FL
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    Default

    Lots of horses pace at the walk. Many gaited horses look quite strange to those who are used to not seeing gaited horses. All the RMHs I have ever seen had gaits that looked quite different from what I am used to looking at. A young and uneducated rider/trainer may magnify those impressions.



  14. #14
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    This horse may just be a bit lazy. A bit of a leg, a bit of collection may help the horse move on, and stop pacing. Some can pace, most do not. But, some do. They can be had for a $ong. It can be the saddle, the feet, the bit, temperament, or just plain the dna on the horse. Some do odd footfalls when on the lunge, or walking, but you get on them and ride, and they gait. You just never know. The rm do not require any special shoeing. They do like all horses need to be balanced on all four feet. This is a breed known for being quiet and slower in gait. But there are exceptions to all breeds. My rm will gait nicely at 5.1-5.5 mph, she walks (in gait) at 4.1 ish. She can go upwards of 12mph, in gait.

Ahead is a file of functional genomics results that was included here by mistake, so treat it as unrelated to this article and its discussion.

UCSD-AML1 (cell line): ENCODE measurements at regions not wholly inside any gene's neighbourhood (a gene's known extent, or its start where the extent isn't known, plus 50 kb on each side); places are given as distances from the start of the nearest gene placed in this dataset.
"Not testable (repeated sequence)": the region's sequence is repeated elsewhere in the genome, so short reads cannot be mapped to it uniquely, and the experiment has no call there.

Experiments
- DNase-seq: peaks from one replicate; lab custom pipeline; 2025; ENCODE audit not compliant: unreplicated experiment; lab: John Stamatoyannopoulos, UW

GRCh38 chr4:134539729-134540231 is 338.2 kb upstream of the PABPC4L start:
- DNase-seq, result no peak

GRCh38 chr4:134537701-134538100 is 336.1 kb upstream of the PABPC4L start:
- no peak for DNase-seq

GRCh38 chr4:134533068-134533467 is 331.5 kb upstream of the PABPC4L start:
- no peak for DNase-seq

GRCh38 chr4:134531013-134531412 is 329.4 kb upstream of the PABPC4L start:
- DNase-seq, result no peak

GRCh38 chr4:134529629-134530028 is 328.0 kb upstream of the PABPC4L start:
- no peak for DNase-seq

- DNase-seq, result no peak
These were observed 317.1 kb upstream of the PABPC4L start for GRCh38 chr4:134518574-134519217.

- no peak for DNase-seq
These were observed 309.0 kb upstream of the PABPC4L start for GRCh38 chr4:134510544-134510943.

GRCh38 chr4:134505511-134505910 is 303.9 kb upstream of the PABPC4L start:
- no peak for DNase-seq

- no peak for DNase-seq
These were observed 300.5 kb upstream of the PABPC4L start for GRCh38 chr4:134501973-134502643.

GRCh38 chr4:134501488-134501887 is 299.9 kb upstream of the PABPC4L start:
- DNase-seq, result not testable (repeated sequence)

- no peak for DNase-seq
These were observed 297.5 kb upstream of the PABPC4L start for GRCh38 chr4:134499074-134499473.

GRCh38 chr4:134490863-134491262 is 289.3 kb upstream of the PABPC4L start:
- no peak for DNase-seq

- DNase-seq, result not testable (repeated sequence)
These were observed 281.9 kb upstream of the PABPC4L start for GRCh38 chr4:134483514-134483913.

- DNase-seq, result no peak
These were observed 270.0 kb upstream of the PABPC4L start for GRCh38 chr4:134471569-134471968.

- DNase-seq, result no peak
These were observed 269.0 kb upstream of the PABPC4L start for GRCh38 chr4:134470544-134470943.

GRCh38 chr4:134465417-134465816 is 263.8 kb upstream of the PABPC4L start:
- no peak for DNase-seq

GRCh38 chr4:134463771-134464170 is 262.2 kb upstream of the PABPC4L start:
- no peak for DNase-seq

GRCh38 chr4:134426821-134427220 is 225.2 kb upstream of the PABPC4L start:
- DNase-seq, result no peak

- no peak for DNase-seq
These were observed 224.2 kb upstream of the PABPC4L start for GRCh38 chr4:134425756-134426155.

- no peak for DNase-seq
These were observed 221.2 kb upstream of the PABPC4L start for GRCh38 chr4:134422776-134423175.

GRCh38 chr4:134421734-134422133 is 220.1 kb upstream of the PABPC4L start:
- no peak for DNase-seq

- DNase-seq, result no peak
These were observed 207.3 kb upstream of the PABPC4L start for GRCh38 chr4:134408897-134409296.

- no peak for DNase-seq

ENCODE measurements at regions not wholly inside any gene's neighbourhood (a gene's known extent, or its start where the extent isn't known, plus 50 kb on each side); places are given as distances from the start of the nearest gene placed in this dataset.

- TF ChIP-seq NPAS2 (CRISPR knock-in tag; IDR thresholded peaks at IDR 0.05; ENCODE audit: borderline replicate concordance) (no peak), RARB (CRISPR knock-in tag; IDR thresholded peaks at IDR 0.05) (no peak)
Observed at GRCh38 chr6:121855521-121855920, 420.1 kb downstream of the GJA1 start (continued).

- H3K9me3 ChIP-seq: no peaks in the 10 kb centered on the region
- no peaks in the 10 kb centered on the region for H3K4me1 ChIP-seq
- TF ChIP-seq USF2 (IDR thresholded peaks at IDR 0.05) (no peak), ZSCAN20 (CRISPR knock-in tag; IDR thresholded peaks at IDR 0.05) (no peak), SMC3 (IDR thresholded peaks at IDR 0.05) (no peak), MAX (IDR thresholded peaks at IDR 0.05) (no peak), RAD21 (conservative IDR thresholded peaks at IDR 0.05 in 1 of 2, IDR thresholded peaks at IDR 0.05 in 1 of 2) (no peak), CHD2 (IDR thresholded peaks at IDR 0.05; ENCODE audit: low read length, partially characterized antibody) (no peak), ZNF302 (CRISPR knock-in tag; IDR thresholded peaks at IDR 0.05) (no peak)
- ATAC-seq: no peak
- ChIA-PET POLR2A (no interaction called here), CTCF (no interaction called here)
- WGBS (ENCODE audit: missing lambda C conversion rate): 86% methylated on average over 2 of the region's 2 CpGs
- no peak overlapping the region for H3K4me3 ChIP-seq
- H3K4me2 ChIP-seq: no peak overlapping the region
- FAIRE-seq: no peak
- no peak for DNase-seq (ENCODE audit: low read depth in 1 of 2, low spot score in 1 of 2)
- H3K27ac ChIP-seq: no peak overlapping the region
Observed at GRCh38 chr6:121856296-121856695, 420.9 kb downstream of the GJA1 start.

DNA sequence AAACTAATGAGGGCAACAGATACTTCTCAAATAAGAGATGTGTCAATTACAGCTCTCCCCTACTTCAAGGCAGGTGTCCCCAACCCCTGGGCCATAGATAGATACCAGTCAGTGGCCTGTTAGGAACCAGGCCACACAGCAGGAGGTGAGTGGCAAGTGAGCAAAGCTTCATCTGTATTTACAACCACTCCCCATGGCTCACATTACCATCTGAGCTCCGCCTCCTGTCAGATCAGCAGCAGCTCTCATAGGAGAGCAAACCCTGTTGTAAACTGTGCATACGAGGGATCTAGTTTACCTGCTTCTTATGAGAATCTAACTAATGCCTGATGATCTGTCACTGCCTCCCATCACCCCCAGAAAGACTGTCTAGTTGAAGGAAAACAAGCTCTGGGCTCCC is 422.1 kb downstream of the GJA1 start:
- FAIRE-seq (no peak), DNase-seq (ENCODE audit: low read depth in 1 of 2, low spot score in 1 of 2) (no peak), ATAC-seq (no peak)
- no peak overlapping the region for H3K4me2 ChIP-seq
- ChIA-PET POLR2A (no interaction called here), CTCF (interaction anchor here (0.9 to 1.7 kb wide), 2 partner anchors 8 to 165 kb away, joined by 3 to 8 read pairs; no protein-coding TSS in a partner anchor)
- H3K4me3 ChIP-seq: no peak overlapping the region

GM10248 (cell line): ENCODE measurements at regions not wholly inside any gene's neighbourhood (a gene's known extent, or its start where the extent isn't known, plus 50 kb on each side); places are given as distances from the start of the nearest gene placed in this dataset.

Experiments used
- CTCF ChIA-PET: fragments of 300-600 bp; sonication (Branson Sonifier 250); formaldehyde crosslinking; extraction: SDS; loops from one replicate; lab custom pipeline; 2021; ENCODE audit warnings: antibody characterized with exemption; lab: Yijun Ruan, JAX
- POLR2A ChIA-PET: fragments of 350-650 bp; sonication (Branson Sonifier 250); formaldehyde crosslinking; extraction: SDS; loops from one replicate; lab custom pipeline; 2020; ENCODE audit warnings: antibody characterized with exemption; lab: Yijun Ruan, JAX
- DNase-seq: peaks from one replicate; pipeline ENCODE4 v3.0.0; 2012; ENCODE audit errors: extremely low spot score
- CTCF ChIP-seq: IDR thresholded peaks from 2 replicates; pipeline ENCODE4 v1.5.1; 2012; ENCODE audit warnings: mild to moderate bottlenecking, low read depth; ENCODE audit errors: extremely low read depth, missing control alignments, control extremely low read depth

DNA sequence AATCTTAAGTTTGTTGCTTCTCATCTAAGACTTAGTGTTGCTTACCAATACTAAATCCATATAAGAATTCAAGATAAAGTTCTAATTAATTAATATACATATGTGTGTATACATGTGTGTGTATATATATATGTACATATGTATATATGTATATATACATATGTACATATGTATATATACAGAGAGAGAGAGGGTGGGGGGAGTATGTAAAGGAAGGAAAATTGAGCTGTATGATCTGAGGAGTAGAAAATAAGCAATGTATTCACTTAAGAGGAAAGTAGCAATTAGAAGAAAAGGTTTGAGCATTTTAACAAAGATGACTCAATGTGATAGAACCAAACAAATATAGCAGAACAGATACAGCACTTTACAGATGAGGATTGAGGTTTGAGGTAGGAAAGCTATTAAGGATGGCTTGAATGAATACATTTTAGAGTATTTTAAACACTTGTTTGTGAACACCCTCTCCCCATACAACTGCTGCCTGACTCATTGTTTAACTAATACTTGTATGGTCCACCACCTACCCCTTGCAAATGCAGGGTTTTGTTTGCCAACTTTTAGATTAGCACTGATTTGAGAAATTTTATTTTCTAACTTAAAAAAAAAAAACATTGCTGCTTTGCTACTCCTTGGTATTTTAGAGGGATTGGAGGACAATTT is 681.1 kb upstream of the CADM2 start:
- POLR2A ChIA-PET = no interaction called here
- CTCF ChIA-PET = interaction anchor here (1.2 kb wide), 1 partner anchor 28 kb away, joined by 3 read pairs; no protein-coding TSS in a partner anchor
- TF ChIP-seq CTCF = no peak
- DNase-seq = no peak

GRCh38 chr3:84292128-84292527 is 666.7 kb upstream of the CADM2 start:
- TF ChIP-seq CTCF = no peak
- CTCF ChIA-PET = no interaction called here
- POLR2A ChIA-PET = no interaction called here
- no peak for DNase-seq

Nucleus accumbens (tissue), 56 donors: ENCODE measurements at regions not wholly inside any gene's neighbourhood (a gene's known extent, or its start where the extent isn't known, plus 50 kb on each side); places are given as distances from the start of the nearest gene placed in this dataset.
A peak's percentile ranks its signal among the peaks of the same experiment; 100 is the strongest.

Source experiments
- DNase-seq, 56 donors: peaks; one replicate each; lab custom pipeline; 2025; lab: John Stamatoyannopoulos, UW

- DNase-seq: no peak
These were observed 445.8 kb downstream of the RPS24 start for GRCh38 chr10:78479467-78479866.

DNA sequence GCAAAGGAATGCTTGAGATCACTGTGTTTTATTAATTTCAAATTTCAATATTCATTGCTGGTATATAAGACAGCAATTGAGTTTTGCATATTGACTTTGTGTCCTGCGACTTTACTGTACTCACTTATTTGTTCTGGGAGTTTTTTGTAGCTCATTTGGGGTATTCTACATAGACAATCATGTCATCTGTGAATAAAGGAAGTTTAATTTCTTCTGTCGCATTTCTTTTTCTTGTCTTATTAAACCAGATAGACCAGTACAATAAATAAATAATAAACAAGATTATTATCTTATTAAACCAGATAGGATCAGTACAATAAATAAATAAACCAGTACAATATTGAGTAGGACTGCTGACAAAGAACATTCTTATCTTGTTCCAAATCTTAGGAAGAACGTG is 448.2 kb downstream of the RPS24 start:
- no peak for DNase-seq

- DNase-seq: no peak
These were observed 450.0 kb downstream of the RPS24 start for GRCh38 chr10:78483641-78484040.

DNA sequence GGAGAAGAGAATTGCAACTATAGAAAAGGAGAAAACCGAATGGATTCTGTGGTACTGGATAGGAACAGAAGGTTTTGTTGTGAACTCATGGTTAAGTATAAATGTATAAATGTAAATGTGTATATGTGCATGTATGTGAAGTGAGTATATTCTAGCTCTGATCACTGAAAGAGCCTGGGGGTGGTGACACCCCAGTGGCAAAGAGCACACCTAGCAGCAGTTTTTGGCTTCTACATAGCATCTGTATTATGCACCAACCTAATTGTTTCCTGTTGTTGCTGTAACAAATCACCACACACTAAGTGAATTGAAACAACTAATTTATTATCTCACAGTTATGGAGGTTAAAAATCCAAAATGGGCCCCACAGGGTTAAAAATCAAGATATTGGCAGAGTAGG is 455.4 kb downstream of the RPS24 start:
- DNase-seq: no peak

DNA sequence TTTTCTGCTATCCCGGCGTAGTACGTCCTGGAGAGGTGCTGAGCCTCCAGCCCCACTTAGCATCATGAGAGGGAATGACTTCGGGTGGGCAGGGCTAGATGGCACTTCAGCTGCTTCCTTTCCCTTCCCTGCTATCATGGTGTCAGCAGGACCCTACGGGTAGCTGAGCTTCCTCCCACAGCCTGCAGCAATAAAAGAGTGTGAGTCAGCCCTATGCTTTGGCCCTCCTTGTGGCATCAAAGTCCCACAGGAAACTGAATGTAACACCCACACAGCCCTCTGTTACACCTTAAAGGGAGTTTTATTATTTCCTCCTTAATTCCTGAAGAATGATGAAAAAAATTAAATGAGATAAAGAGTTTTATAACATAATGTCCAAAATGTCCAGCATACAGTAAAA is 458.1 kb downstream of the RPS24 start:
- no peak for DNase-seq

The pace is the hardest to over come on a gaited horse imo.

    The more the horse is in the 4 beat gait, the stronger the muscling, and muscle memory.

    But if you can clearly *hear* the 1-2 1-2 (like a trot sound) then it more than likely is a pace. Doubt this horse is breed certified. A gaited trainer familiar with Rockies would be a good thing. But any gaited trainer, could help. Even you could help. More than likely the horse just needs a bit of collection.

    So is the girl riding the horse and the horse is pacing while being ridden? Or what you see is just in the ring on the lunge?